The Taranaki community feels let down by the government's announcement that it will not grant new deep-sea oil and gas exploration permits, a business leader says.
Energy and Resources Minister Megan Woods announced the move this morning.
According to the most recent study the oil and gas industry directly employs about 4300 people in Taranaki and is linked to the creation of about 7000 jobs.
In 2015 it generated $1.5 billion dollars of GDP in the region.
Taranaki Chamber of Commerce chief executive Arun Chandhari said the government's announcement put that at risk.
It was clear from the community's reaction that the decision was "quite demoralising".
"It's an indication that this government does not want to see further new exploration and the community feels let down.
"It's going to move the hydrocarbon industry away. In the short term there might still be a little bit of investment but medium and long-term I think it's going to be very hard for the oil bosses or the hydrocarbon industry bosses to convince their bosses to invest in this country."
What do locals think?
Mark Louis, bar and restaurant owner, worried people would lose confidence.
"I know that they are saying that for 20 years there's going to be stuff happening, but there won't be any new things coming in and people will lose confidence in the region.
"I think it will affect every business in town, everything."
Oil services company executive Nick King thought differently.
"From a personal view I don't think it will affect it (the sector) going forward. I think it is just the way they have looked at it to fulfill their obligations to the Green Party...
"The block offers are already out there going through to 2030 and so the exploration wells that already have commitments are out there already and will be drilled on commitment."
Colin Bell was happy with the decision.
"I think it's good. We need to be realistic about global warming and start doing something about it and some people are misconstruing it - that they'll be no jobs in the oil industry but they will continue for some years of course.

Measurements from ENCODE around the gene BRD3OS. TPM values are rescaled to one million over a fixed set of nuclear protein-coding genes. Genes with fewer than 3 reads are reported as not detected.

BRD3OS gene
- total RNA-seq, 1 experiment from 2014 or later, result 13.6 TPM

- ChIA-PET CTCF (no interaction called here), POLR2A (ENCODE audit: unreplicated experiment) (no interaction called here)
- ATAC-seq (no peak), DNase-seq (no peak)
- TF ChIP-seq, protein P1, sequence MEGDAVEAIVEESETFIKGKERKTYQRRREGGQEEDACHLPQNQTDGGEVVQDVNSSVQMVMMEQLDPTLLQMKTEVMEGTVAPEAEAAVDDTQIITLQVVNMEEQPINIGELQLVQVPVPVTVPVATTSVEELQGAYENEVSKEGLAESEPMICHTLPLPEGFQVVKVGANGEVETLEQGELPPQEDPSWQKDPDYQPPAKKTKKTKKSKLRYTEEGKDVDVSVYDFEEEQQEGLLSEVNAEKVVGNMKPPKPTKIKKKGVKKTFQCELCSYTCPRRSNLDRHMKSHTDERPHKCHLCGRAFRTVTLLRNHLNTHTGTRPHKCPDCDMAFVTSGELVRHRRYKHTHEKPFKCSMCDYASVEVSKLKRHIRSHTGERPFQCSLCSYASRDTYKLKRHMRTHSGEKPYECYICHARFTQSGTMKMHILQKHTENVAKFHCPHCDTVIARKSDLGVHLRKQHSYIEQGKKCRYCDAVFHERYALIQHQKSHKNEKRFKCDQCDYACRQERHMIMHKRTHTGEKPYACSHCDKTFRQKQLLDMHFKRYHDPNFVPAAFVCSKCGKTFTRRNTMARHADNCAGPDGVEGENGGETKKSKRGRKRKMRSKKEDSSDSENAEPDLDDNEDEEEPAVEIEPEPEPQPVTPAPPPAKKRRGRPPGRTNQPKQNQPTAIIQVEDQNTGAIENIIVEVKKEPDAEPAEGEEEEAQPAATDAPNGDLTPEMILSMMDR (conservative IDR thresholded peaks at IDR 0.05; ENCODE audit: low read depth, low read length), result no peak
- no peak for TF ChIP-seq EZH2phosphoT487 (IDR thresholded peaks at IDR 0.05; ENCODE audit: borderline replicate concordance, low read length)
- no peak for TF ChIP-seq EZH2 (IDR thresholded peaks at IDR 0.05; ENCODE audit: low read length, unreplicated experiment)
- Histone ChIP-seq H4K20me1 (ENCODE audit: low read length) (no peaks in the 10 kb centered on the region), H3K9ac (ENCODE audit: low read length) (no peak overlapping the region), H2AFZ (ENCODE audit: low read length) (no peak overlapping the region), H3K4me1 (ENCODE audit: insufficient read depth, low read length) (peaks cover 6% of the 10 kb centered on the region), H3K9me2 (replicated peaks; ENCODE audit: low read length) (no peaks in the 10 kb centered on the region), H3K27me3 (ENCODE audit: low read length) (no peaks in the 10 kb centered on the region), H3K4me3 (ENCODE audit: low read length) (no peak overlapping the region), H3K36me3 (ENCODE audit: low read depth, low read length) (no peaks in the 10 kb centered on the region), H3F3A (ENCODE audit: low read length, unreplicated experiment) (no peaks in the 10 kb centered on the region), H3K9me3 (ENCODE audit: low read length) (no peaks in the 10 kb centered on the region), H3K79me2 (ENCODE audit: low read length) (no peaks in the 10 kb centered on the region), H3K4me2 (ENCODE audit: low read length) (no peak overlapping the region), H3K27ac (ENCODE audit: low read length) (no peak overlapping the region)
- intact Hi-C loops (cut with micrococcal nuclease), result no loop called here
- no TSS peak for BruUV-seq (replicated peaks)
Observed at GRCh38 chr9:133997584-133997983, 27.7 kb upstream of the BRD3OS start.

"I think we'll adjust. I don't think it will be the end of Taranaki by any means. I mean there's alternatives. Where's all the wind power stations in New Plymouth or Taranaki? There's none."
Apprentice electrician Denis Reyes: "It's a bit sad for people working in oil and gas but at the same time it could be good for the environment especially for the next generation.
"You have to look after our planet or country first. Still got kind of mixed emotions about that."
Nathan Greenland thought it was "pretty awesome".
"I didn't really like the idea of the place getting mined or drilled for oil so I think that's a great thing."
Debbie Aston was conflicted.
"Well, I am a bit of a Greenie so I think on the environmental side it's really good, but I'm also a bit concerned about the economy here in New Plymouth.
"So I'm kinda split down the middle actually."
However, bus driver Stuart McKendrick was not impressed.
"I think it's a load of shit myself, I'm sorry ... nah I've heard ... because it's gonna lose a lot of jobs and jobs are important.
"I don't care about the oil and whatnot. It's jobs and that's it. Simple as that.
And oil industry worker Brendon Cahill said going electric was not clean fuel.
"The process involved in manufacturing batteries and those motors and those cars has a huge carbon footprint that no-one ever talks about because it doesn't fit the clean-green narrative."
"Some Greenies think oil is man-made. Oil is a natural resource. A gift from Mother Earth for us to use.
"And sure there's a better way of doing things coming and there's been leaps and strides made in developing that new technology, but you're not going to run a Boeing 777 on lightweight batteries to LA. That's a long time coming."